you're not concerned about timezones, especially given that both
methods will usually return :class:`~datetime.datetime` objects that
have a `tzinfo` of ``None``.
However, in some applications it is important that
:meth:`~datetime.datetime.now` and :meth:`~datetime.datetime.utcnow`
return different times, as they would normally if the application is
run anywhere other than the UTC timezone.
The best way to understand how to use
:func:`~testfixtures.test_datetime` in these situations is to think of
the internal queue as being a queue of :class:`~datetime.datetime`
objects at the current local time with a `tzinfo` of None, much as
would be returned by :meth:`~datetime.datetime.now`.
If you pass in a `tz` parameter to
:meth:`~tdatetime.now` it will be applied to the value
before it is returned in the same way as it would by
:meth:`datetime.datetime.now`.
If you pass in a `tzinfo` to :func:`~testfixtures.test_datetime`, this
will be taken to indicate the timezone you intend for the local times
that :meth:`~tdatetime.now` simulates.
As such, that timezone will be used to compute values returned from
:meth:`~tdatetime.utcnow` such that they would be :class:`test_datetime`
objects in the UTC timezone with the `tzinfo` set to ``None``, as
would be the case for a normal call to
:meth:`datetime.datetime.utcnow`.
For example, lets take a timezone as defined by the following class:
.. code-block:: python
from datetime import tzinfo, timedelta
class ATZInfo(tzinfo):
def tzname(self, dt):
return 'A TimeZone'
def utcoffset(self, dt):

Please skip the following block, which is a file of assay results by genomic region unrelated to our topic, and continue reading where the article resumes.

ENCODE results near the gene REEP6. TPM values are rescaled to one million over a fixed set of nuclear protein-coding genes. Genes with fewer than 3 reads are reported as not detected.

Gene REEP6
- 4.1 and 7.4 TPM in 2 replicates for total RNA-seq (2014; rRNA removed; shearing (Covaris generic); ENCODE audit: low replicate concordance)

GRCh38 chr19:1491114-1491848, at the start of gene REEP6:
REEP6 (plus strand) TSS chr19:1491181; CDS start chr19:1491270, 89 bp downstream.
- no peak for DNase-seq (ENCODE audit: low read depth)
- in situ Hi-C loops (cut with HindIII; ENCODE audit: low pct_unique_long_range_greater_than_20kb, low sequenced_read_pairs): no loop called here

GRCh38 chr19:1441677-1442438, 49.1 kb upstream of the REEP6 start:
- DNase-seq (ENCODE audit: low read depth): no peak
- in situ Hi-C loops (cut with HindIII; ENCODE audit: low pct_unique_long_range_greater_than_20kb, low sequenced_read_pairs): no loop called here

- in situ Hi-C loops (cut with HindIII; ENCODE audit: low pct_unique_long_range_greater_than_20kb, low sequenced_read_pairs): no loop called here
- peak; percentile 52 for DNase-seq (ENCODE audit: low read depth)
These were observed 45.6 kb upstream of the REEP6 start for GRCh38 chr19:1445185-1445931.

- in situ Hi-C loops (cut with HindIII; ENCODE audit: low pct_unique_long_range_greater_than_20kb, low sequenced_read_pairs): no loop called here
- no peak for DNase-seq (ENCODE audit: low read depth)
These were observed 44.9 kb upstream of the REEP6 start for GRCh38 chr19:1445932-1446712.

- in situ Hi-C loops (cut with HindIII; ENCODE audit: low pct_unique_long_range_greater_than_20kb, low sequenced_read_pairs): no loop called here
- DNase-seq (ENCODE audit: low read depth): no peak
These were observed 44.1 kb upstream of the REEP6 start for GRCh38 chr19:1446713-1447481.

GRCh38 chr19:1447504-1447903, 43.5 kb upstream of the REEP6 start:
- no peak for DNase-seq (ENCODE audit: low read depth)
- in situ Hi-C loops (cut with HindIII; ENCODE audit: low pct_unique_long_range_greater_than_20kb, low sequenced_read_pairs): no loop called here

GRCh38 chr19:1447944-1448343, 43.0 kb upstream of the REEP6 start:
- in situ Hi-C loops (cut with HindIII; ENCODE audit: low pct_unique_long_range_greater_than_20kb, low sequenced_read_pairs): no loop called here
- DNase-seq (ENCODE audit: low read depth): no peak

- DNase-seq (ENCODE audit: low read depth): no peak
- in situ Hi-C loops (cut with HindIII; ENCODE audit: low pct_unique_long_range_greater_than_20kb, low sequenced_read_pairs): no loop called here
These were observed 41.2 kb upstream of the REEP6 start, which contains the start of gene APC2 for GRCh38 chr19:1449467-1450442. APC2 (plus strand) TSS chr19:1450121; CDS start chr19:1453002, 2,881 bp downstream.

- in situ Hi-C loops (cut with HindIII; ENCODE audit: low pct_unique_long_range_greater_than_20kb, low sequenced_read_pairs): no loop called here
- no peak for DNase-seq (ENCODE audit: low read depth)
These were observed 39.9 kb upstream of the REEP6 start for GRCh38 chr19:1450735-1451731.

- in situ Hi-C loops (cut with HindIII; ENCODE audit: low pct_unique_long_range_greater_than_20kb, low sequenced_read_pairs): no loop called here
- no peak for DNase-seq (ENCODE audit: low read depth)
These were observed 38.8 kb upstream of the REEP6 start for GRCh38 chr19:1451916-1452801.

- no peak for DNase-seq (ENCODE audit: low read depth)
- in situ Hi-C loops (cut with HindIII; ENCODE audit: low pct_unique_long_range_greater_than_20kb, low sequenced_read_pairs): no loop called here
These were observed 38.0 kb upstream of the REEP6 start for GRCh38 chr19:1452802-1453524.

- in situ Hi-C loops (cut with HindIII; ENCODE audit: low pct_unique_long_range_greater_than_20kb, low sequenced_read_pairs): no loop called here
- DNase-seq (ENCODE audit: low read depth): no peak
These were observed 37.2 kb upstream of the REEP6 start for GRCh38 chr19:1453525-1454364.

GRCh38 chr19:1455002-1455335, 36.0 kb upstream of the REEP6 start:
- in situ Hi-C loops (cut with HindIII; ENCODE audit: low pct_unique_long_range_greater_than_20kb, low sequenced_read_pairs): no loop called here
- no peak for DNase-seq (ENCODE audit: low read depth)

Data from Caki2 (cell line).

# In general, this timezone is 5 hours behind UTC
offset = timedelta(hours=-5)
return offset+self.dst(dt)
def dst(self, dt):
# However, between March and September, it is only
# 4 hours behind UTC
if 3 < dt.month < 9:
return timedelta(hours=1)
return timedelta()
If we create a :class:`~testfixtures.test_datetime` with this
timezone and a delta of zero, so we can see affect of the timezone
over multiple calls, the values returned by
:meth:`~tdatetime.now` will be affected:
>>> datetime = test_datetime(2001, 1, 1, delta=0, tzinfo=ATZInfo())
A normal call to :meth:`~tdatetime.now` will return the values passed
to the constructor:
>>> print(datetime.now())
2001-01-01 00:00:00
If we now ask for this time but in the timezone we passed to
:class:`~testfixtures.test_datetime`, we will get the same hours,
minutes and seconds but with a ``tzinfo`` attribute set:
>>> print(datetime.now(ATZInfo()))
2001-01-01 00:00:00-05:00
If we call :meth:`~tdatetime.utcnow`, we will get the time equivalent
to the values passed to the constructor, but in the UTC timezone:
>>> print(datetime.utcnow())
2001-01-01 05:00:00
The timezone passed in when the :class:`~testfixtures.test_datetime`
is created has a similar effect on any items set:
>>> datetime.set(2011,5,1,10)
>>> print(datetime.now())
2011-05-01 10:00:00
>>> print(datetime.utcnow())
2011-05-01 14:00:00
Likewise, :meth:`~tdatetime.add` behaves the same way:
>>> datetime = test_datetime(None, delta=0, tzinfo=ATZInfo())
>>> datetime.add(2011,1,1,10)